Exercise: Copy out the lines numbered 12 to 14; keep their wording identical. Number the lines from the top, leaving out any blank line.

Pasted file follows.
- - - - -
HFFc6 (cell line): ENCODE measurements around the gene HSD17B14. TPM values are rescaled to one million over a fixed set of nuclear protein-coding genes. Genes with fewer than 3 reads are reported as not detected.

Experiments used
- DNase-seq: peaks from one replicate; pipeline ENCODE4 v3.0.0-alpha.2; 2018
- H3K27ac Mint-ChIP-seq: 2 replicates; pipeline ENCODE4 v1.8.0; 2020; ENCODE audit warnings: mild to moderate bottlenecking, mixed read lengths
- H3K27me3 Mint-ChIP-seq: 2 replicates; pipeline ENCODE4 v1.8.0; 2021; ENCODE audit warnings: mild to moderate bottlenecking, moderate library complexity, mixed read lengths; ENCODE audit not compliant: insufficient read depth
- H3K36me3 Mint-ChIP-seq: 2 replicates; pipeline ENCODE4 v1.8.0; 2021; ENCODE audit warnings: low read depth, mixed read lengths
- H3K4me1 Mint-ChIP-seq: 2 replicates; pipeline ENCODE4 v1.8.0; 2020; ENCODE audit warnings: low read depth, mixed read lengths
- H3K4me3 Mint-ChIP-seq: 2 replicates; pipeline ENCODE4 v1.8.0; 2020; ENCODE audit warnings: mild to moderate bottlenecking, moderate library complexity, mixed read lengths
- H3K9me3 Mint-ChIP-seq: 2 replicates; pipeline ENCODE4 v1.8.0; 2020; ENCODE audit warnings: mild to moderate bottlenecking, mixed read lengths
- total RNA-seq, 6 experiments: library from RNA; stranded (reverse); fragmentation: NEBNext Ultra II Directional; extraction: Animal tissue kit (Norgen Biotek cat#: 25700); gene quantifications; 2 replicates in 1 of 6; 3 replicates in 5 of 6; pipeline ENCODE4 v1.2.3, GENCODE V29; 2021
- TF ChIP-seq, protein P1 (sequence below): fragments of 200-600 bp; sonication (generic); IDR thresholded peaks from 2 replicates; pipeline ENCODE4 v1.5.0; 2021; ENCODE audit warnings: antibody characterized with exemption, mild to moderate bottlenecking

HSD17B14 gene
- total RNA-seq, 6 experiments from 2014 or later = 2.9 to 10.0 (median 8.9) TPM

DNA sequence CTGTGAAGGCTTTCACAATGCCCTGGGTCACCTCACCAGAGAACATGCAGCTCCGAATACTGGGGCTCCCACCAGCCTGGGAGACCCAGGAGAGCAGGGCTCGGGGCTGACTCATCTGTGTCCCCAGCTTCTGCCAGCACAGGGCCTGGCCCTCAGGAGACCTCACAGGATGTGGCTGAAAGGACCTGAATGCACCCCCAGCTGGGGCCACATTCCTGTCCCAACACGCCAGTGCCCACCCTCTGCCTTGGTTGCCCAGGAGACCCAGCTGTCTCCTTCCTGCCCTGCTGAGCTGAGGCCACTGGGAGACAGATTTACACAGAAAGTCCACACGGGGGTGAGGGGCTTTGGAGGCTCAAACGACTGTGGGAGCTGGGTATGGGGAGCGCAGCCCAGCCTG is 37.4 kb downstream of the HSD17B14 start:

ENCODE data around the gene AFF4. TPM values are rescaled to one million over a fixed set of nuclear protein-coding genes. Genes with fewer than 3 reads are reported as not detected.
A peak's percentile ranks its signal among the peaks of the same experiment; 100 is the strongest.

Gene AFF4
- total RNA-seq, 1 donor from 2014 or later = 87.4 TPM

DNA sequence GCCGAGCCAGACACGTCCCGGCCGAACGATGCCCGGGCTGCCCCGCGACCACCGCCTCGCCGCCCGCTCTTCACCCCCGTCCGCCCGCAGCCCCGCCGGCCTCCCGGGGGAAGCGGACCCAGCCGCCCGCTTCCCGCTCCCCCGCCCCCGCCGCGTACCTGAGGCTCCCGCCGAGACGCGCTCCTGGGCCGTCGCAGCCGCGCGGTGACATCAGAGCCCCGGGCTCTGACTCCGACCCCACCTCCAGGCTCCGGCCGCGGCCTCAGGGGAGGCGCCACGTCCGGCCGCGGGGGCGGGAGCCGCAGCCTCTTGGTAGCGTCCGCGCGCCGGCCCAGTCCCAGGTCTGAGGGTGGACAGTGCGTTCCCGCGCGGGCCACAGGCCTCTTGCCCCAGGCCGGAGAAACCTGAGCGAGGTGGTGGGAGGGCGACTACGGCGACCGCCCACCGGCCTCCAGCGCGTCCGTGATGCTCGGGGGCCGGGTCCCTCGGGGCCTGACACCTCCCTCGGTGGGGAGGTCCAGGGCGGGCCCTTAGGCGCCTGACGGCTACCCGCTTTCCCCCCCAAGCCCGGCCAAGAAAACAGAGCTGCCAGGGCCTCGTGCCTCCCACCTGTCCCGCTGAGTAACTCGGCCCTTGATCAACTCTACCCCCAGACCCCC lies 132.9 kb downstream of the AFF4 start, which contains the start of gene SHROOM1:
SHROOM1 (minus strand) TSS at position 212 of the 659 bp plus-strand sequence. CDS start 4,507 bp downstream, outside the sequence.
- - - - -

HSD17B14 gene
- total RNA-seq, 6 experiments from 2014 or later = 2.9 to 10.0 (median 8.9) TPM

DNA sequence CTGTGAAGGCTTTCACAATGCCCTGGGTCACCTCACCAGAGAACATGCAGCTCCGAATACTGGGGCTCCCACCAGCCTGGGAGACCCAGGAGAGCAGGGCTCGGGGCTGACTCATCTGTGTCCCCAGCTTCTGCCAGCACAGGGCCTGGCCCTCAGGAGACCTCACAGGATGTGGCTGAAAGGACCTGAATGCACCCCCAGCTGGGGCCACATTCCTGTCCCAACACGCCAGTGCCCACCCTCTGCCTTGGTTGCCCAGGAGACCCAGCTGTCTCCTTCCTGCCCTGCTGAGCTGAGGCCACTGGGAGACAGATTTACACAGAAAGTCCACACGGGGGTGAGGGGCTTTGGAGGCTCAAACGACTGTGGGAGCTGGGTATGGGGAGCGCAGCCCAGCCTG is 37.4 kb downstream of the HSD17B14 start: